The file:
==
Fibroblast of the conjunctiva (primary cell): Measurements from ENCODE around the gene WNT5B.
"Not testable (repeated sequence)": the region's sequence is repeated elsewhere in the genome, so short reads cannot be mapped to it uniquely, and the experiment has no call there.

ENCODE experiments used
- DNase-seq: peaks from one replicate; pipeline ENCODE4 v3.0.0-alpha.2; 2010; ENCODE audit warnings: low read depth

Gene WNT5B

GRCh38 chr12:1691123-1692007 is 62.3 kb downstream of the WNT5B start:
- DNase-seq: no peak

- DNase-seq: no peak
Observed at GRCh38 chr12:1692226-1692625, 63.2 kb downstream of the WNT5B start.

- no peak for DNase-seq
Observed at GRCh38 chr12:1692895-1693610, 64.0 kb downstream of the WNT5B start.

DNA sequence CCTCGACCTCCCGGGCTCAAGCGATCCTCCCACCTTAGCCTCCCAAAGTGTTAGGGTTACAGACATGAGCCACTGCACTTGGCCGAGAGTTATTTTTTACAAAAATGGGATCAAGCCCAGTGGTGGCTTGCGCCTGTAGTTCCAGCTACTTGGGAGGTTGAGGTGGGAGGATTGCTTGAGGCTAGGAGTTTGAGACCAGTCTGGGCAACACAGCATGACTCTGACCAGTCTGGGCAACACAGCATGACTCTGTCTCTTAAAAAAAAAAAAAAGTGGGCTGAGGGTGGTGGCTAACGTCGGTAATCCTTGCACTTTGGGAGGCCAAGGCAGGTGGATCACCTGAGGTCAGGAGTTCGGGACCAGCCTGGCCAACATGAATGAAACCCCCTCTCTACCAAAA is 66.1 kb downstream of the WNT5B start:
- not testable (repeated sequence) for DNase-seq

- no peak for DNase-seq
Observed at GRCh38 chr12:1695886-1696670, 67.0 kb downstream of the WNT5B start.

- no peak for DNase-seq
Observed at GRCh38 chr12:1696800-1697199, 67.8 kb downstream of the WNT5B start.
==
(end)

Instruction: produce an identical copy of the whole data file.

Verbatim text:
Fibroblast of the conjunctiva (primary cell): Measurements from ENCODE around the gene WNT5B.
"Not testable (repeated sequence)": the region's sequence is repeated elsewhere in the genome, so short reads cannot be mapped to it uniquely, and the experiment has no call there.

ENCODE experiments used
- DNase-seq: peaks from one replicate; pipeline ENCODE4 v3.0.0-alpha.2; 2010; ENCODE audit warnings: low read depth

Gene WNT5B

GRCh38 chr12:1691123-1692007 is 62.3 kb downstream of the WNT5B start:
- DNase-seq: no peak

- DNase-seq: no peak
Observed at GRCh38 chr12:1692226-1692625, 63.2 kb downstream of the WNT5B start.

- no peak for DNase-seq
Observed at GRCh38 chr12:1692895-1693610, 64.0 kb downstream of the WNT5B start.

DNA sequence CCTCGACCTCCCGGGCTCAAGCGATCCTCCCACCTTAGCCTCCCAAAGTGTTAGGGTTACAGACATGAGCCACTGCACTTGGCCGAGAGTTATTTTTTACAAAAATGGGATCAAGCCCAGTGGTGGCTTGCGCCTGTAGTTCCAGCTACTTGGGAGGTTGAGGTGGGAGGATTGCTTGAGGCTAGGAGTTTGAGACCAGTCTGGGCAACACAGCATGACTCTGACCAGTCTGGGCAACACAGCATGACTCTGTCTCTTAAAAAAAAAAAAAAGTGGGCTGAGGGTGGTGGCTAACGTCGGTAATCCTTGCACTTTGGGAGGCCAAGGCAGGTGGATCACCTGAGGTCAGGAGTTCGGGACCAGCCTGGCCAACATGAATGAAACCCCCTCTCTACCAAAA is 66.1 kb downstream of the WNT5B start:
- not testable (repeated sequence) for DNase-seq

- no peak for DNase-seq
Observed at GRCh38 chr12:1695886-1696670, 67.0 kb downstream of the WNT5B start.

- no peak for DNase-seq
Observed at GRCh38 chr12:1696800-1697199, 67.8 kb downstream of the WNT5B start.